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Seoul hints at mending ties with Tokyo

August 25, 2014
South Korean President Park Geun-hye, right, shakes hands with Japanese Prime Minister Shinzo Abe, left, as US President Barack Obama looks on before their trilateral meeting at the US Ambassador's Residence in the Hague, Netherlands, Tuesday, March 25, 2014. (AP)

South Korean President Park Geun-hye, right, shakes hands with Japanese Prime Minister Shinzo Abe, left, as US President Barack Obama looks on before their trilateral meeting at the US Ambassador’s Residence in the Hague, Netherlands, Tuesday, March 25, 2014. (AP)

Wartime sex slavery remains hurdle to Seoul-Tokyo summit

By Kang Hyun-kyung

Seoul officials have recently been cautiously but increasingly talking about a possible Korea-Japan summit, sending signals that such a meeting would be possible if Japan takes sincere measures to resolve the wartime sex slavery issue.

President Park Geun-hye was quoted last week as encouraging Yoo Heung-soo, the new Korean ambassador to Japan, to play a role in moving a nuclear safety proposal involving China and Japan forward.

President Park initially made the three-party proposal during a Liberation Day speech on Aug. 15, noting that nuclear safety, if not properly handled, would pose a grave threat to East Asia which houses many nuclear power plants.

She invited the United States, Russia, North Korea and Mongolia to join the regional initiative.

While presenting a credential letter to the new envoy in the presidential office Thursday, Park reminded Yoo that next year will mark the 50th anniversary of the normalization of diplomatic relations between the Korea and Japan.

Hours after the meeting with the President, Yoo, 76, mentioned a “conditional” Seoul-Tokyo summit to foreign ministry reporters.

He characterized current relations as the worst ever, stressing that something has to be done to improve ties.

“The leaders of South Korea and Japan must meet for a summit,” Yoo said.

He noted that the ball is in Japan’s court, saying Tokyo remaining unrepentant on the “comfort women” issue remains a major hurdle to the staging of a summit.

Once Japan makes a dedicated effort to apologize to, and compensate, the wartime victims, the ambassador said he is optimistic about a summit.

President Park’s selection of Yoo in July fueled speculation that the Park government was trying to get relations with Japan back on the right track.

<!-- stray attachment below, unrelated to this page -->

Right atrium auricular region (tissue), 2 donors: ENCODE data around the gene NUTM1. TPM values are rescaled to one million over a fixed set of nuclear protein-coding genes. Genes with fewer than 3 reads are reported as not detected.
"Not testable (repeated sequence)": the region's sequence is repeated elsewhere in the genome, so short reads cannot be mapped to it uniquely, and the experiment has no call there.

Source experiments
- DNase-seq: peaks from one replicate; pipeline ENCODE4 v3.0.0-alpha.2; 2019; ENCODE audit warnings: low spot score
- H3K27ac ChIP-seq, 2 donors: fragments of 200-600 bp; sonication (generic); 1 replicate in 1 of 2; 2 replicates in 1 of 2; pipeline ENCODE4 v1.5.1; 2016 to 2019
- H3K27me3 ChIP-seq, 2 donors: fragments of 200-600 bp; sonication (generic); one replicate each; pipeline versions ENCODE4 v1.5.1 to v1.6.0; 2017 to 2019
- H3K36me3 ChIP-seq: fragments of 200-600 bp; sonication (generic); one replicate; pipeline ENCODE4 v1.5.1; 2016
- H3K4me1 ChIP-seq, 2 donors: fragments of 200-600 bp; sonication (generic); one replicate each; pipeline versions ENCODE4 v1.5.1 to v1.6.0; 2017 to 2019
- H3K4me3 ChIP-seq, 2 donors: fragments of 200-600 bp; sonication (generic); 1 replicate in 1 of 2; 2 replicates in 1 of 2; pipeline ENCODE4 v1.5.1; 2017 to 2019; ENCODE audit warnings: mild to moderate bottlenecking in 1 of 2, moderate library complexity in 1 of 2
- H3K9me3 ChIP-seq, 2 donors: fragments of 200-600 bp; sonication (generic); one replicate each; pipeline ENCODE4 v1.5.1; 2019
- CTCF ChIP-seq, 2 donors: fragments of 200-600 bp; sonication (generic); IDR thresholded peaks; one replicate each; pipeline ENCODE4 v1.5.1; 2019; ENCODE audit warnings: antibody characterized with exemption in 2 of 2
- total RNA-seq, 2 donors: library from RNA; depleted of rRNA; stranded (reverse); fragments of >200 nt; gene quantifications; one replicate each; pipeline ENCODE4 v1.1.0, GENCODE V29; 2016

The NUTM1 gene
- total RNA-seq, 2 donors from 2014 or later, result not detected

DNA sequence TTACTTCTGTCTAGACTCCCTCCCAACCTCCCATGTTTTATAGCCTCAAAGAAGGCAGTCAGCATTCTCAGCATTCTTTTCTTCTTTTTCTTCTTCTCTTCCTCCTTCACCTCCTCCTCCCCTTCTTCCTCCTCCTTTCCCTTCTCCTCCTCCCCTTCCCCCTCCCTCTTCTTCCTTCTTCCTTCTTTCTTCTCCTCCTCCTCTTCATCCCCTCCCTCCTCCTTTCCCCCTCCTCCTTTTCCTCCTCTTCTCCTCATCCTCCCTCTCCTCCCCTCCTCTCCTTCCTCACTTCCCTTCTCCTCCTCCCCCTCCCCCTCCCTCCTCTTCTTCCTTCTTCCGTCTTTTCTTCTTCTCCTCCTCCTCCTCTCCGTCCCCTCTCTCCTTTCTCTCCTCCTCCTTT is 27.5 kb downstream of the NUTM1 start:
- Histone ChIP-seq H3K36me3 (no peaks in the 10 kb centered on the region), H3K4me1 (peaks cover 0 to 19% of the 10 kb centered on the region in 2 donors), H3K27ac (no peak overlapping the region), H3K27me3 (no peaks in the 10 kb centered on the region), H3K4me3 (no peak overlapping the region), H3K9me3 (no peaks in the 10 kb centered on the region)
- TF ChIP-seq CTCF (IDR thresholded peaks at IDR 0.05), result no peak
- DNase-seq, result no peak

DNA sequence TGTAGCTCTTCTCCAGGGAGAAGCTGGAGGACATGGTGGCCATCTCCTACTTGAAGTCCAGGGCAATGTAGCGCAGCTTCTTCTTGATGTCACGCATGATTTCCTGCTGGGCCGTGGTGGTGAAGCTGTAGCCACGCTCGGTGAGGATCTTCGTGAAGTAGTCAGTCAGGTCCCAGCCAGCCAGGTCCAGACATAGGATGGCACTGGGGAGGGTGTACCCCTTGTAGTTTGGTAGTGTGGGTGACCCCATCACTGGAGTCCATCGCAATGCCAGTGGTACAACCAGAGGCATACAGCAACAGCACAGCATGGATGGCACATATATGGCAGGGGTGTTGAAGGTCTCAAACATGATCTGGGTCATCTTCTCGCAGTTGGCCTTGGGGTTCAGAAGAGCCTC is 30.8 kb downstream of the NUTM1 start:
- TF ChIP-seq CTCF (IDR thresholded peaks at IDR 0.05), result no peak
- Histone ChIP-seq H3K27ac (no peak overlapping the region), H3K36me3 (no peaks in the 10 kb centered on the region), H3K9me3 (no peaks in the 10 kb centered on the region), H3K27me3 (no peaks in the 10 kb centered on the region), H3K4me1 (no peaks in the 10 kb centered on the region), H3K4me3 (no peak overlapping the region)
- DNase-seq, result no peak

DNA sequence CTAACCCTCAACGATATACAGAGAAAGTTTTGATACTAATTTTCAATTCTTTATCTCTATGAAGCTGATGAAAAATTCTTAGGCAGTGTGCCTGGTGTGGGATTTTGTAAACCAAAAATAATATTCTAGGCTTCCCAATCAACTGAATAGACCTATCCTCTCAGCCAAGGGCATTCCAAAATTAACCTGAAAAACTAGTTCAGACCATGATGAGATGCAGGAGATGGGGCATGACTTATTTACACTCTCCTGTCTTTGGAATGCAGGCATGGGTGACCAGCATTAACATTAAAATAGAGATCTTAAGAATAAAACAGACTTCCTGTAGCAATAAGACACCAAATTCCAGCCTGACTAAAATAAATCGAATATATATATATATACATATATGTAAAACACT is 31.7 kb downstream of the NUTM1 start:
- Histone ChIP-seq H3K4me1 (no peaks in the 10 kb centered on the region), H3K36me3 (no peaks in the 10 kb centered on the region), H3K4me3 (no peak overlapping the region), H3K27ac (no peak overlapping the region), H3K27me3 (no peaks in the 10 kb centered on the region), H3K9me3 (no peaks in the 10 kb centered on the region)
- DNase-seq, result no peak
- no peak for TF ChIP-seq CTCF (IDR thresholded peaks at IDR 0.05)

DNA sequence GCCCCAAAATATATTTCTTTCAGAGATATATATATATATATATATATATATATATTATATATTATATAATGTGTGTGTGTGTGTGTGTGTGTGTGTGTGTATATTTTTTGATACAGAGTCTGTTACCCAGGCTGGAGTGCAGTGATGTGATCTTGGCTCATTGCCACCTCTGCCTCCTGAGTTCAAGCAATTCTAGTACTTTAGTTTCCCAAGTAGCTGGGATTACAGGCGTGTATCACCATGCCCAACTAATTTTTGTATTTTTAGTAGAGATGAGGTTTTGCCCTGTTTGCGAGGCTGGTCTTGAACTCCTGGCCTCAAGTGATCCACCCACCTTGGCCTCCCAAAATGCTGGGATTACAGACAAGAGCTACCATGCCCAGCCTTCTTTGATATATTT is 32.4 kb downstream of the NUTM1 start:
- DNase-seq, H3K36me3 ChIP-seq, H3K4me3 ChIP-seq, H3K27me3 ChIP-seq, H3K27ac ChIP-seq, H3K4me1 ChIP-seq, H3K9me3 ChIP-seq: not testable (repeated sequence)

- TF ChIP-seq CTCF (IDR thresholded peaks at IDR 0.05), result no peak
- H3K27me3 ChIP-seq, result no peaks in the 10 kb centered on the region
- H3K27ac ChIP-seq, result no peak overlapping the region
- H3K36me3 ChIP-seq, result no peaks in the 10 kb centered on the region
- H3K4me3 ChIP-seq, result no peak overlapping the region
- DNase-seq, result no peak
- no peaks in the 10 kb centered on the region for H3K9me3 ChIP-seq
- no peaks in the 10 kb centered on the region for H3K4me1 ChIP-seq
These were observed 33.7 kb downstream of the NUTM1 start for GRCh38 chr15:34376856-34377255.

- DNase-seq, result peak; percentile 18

The former three-term lawmaker had led the Korea-Japan Friendship Association as chairman before he was called upon to serve as Korean ambassador, and reportedly has an extensive network with key Japanese officials.

Last week, Foreign Minister Yun Byung-se also mentioned a potential Korea-Japan summit during a television debate.

“We didn’t say there would not be any summit between South Korea and Japan. What we are saying is that we would consider it if Japan takes sincere measures for wartime sex slaves,” the foreign minister said.

Following that, there was a media report that President Park and Japanese Prime Minister Shinzo Abe might meet for a summit in November on the sidelines of the Asia-Pacific Economic Cooperation Summit.

But Foreign Minister Yun denied that.

Quoting a diplomatic source, TV Chosun reported that South Korea and Japan are working on the wartime sexual slavery issue to achieve a breakthrough no later than October.

South Korea and Japan are scheduled to hold a fourth round of director general-level talks on wartime sex slaves later this month. Previous meetings found that there are deep gaps between the two sides regarding the matter.

If the talks turn out to be successful, some analysts say the talks could be a turning point in strained Korea-Japan relations, which took a turn for the worse when Abe paid a visit to Yasukuni Shrine last December.

Several class-A war criminals were enshrined there. Following the visit, the Japanese leader drew condemnation from neighboring countries as well as the United States.

One Comment

  1. yosi mas

    August 26, 2014 at 6:43 PM

    http://iamkoream.com/comfort-women-for-u-s-military-sue-south-korean-government/
    COMFORT WOMEN FOR U.S. MILITARY SUE SOUTH KOREAN GOVERNMENT.
    Remember ‘Yanggongju’!
    America forces were holding the Koreans sex slave of 500,000 people!
    America apologized to South Korea!

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